4) What are the most important factors to maintain a healthy society?

“All our citizens and refugees need to be treated fairly and with respect. We need to ensure that our sick children and vulnerable adults are nurtured and every effort should be made to ensure that they have early intervention so they can reach their potential.”

Liam Mac an Tsaoi (7) from Clonberne, Co Galway with his Mum Louise and Dad Sean.
Liam Mac an Tsaoi (7) from Clonberne, Co Galway with his Mum Louise and Dad Sean.

5) What needs to be done in Ireland to achieve this?

“Liam is home with us today as a result of a generous care package and we are grateful. But my husband is in a nursing home due to his complex needs so I can’t even go for a walk in the countryside or for a coffee as I must always remain with Liam in the house. Sometimes I feel like a prisoner in my own home. Countless families in Ireland are spending a huge number of hours caring for children and adults with special needs, or elderly parents and relatives and we need to ensure that these carers are given respite.”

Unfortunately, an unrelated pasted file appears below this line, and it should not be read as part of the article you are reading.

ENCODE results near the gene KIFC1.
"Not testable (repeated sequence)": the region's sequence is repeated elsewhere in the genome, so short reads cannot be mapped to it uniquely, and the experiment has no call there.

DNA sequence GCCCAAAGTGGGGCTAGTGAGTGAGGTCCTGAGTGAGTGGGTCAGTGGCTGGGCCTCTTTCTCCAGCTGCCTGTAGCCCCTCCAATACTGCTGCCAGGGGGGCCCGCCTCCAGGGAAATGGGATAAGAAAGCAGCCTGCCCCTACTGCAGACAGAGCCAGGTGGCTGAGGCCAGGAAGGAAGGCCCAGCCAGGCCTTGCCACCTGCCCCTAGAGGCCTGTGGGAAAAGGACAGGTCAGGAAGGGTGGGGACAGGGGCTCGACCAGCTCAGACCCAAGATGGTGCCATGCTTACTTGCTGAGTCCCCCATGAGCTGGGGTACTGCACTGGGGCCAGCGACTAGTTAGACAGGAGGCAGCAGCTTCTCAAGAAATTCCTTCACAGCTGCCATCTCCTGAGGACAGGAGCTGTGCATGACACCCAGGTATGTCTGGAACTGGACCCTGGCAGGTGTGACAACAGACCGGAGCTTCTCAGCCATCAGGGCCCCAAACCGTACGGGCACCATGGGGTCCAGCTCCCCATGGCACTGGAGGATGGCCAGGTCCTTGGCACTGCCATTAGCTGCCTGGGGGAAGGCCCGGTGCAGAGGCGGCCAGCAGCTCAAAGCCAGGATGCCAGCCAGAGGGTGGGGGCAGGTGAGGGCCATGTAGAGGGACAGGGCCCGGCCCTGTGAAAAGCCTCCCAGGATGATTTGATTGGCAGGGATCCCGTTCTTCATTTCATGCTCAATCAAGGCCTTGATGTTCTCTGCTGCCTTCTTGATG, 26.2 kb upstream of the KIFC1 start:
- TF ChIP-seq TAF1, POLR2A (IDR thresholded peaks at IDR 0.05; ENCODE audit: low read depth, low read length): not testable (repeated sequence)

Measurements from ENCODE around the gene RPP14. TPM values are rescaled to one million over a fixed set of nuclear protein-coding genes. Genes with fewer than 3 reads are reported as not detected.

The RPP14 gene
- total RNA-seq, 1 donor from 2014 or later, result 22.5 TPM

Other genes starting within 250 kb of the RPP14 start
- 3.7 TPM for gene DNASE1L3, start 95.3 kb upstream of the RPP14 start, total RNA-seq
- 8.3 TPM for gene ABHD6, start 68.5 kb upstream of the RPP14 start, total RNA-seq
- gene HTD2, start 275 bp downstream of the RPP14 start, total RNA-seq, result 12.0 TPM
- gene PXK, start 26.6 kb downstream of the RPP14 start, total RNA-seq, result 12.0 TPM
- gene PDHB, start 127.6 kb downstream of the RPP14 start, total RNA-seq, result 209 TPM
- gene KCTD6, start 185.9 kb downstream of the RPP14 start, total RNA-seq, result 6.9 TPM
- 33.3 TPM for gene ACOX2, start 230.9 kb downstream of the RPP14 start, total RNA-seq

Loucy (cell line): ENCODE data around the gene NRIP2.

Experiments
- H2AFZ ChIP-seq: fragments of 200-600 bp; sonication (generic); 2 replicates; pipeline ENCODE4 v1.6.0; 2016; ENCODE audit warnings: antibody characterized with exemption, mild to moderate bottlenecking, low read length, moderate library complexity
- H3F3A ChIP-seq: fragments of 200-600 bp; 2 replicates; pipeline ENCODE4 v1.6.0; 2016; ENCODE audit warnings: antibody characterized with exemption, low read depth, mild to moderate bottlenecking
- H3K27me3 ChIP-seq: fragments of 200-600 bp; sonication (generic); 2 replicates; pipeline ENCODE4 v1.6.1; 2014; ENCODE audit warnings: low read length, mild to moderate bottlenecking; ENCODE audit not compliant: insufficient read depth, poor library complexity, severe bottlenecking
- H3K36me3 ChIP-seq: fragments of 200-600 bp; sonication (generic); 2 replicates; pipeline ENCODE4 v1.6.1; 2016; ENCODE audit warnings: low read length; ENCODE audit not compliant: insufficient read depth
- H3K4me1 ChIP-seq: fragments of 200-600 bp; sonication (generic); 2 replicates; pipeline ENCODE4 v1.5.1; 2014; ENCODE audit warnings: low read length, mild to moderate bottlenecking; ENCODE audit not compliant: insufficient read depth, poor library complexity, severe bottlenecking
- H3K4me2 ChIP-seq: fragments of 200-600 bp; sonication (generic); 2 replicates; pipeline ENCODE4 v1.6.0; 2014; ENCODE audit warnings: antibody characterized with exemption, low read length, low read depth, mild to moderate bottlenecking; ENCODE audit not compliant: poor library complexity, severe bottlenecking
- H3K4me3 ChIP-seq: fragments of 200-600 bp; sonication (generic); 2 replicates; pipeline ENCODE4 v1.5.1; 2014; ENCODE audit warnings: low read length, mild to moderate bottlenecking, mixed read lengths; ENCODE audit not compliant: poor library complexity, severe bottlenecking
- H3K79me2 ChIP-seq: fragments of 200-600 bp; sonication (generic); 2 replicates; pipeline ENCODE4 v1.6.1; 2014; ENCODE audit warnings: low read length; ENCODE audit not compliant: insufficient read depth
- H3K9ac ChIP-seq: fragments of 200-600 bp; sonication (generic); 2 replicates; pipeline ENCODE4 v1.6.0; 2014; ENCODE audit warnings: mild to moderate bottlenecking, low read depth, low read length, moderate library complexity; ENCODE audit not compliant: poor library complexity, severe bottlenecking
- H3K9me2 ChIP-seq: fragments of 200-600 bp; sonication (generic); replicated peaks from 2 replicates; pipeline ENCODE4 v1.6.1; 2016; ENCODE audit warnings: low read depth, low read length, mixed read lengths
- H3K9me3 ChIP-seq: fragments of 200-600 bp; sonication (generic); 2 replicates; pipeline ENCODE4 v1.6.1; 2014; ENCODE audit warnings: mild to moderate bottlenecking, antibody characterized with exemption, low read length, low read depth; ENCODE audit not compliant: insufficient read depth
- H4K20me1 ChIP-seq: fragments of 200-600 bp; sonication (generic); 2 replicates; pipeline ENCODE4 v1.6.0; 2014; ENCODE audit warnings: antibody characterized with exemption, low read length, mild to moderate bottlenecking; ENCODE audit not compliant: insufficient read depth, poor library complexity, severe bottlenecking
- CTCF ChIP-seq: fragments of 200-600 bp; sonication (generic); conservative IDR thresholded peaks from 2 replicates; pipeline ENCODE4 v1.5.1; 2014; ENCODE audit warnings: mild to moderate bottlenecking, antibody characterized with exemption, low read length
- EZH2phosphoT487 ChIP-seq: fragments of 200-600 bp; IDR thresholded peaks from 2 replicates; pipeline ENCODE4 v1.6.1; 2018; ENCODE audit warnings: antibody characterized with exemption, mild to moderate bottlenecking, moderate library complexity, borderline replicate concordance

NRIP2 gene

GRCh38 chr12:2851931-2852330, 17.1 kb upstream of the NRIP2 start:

6) What do you think is the most pressing health issue in Ireland today?

“Carers are not given enough respite and allowance as they are saving the health system millions of euros annually. Our job is not a 40-hour week – it’s every waking hour and when we can sleep, we are dreaming of better days.

“While I was caring for Liam for almost four years in the hospital from 7am to midnight and sometimes through the night when he was particularly unwell, I did not receive a carer’s allowance.